How to Give Your Pumpkins a Totally Chic Marble Effect

You don't have to look hard to find a marble detail these days. From popular Carrera on kitchen counters to stationery on well-curated desks, marble is the type of design that makes anything look good. And if you're thinking that the same ol' shade of orange pumpkins is rather boring — or that the hue simply doesn't match your aesthetic — then go ahead and apply a marble effect to their surfaces. After painting your pumpkins a bright white, use a feather to blur and scatter "marble" lines that suit your preferences. When you're finished, you'll have autumn decor pieces that manage to give two ubiquitous items, pumpkins and marble, a fresh look.

Image Credit: Machelle Vanderhoeven

Things You'll Need

  • Pumpkins (real or craft)

  • White spray paint

  • Craft paint in whatever color you'd like your marbling to be

  • A stiff feather

  • Assorted paintbrushes

  • Water

  • Clear gloss glaze (optional)

Step 1: Paint Your Pumpkins White

You can use real or fake pumpkins for this project, depending on whether you'd like to keep them around for next year! Whichever option you choose, start by giving your pumpkins a coating of white paint. This project used a glossy white spray paint, but any paint works.

Image Credit: Machelle Vanderhoeven

Step 2: Use a Stiff Feather to Add a Marble Effect

A stiff feather really gives the right effect that a paintbrush just cannot do — take one and trim it before adding a color. Take your marbling color and mix a small amount with water (you don't need much). As a reference, the ratio of paint to water should be 2:1. Then, add 1 part white paint to get a much lighter color.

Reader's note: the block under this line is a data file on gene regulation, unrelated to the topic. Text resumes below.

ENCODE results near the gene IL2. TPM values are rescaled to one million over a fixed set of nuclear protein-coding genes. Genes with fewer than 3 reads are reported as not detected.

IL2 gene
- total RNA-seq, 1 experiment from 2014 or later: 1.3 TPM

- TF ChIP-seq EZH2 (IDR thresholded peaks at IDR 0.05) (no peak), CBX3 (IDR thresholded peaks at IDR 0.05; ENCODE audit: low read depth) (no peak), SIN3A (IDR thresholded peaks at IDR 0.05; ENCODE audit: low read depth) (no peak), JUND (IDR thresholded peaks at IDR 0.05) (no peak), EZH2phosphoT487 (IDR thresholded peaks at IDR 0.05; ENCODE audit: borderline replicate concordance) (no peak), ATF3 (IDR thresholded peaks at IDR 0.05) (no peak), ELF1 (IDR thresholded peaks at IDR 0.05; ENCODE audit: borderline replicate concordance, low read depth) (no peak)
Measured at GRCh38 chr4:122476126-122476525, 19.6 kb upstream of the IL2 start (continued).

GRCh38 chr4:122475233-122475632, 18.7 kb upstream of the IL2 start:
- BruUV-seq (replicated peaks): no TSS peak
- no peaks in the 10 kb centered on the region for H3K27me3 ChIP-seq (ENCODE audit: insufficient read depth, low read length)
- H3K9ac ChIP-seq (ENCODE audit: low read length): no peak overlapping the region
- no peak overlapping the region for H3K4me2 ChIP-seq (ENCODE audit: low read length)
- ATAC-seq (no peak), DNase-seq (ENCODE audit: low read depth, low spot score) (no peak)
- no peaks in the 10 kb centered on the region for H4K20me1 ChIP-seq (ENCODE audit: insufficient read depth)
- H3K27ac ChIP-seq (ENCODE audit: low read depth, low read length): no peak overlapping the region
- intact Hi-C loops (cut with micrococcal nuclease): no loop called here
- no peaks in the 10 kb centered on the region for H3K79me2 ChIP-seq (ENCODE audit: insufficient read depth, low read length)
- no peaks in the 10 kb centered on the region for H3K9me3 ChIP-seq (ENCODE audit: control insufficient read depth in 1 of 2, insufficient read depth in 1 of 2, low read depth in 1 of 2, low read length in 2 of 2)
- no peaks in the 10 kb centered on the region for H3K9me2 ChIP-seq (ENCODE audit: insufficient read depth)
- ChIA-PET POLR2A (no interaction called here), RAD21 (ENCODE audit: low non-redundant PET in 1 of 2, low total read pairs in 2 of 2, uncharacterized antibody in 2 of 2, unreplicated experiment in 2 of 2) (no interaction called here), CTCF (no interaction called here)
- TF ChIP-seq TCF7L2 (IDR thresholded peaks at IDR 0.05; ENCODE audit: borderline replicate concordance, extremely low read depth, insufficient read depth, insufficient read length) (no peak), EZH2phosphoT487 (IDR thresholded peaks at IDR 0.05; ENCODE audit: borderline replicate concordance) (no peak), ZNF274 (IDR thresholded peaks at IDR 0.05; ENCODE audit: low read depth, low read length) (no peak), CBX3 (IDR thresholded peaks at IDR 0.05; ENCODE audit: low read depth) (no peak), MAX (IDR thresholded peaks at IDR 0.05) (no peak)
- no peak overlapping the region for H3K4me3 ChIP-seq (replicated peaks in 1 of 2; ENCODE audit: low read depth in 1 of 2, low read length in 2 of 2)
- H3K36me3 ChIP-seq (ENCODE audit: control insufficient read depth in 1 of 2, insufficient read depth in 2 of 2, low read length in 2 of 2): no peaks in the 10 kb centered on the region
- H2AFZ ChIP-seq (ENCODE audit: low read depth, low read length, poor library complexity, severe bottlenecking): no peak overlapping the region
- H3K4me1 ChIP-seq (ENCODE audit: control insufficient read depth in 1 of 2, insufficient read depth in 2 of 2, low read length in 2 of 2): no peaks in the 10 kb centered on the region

Image Credit: Machelle Vanderhoeven

Dip your feather slightly into the paint, and then rub it along your pumpkin in varying diagonal angles. Rub the lower parts of your feather along the initial design to give it a frayed look.

Tip

You can use a piece of marble tile, or look up pictures online, as a reference.

Image Credit: Machelle Vanderhoeven

Step 3: Spread Out the Lines With Water

Now, take a small paintbrush and dip it in water. Use this brush to spread out your marble lines. You want a blurred, imperfect look. This process is really forgiving, so don't worry if you spread out your designs too much! You can always add more paint or more water to change any marks you don't like.

Image Credit: Machelle Vanderhoeven

Repeat the process on all of the lines to achieve the right look.

Image Credit: Machelle Vanderhoeven

Step 4: Add More Precise Veining

For the second layer of marbling, add a little black to your paint to slightly darken it. Repeat the process of feathering veins in the same places as your first lines — you only need the feather and a small amount of paint. After spreading the paint on, really rub the lower part of your feather into it to spread it out. The lines should still be fairly blurry.

Image Credit: Machelle Vanderhoeven

For the third layer, darken your paint even further and then feather it on. This time, use a dry paintbrush to spread out the paint. This layer will be more defined than the former two, but still rubbed in.

Image Credit: Machelle Vanderhoeven

Step 5: Blur the Veins and Add Finishing Touches

To achieve the blurred result shown in this project, dip a paintbrush in water. Dab the brush randomly over the veining. Let the drips of water blur the paint, and then rub down the pumpkin. You can choose to add a little more definition by painting a small amount of your darkest color onto the veins. When you're satisfied, paint the pumpkin stem in the color of your marbling.

Image Credit: Machelle Vanderhoeven

Step 6: Apply a Clear Glaze

Because marble is so shiny, give your pumpkin a final clear glaze coating to emulate that design. It will also make it more durable!

Image Credit: Machelle Vanderhoeven

Step 7: Display Your Marble Pumpkins

This project is easy to pull off because the paint is so forgiving — feel free to be really creative with your designs!

Image Credit: Machelle Vanderhoeven
Image Credit: Machelle Vanderhoeven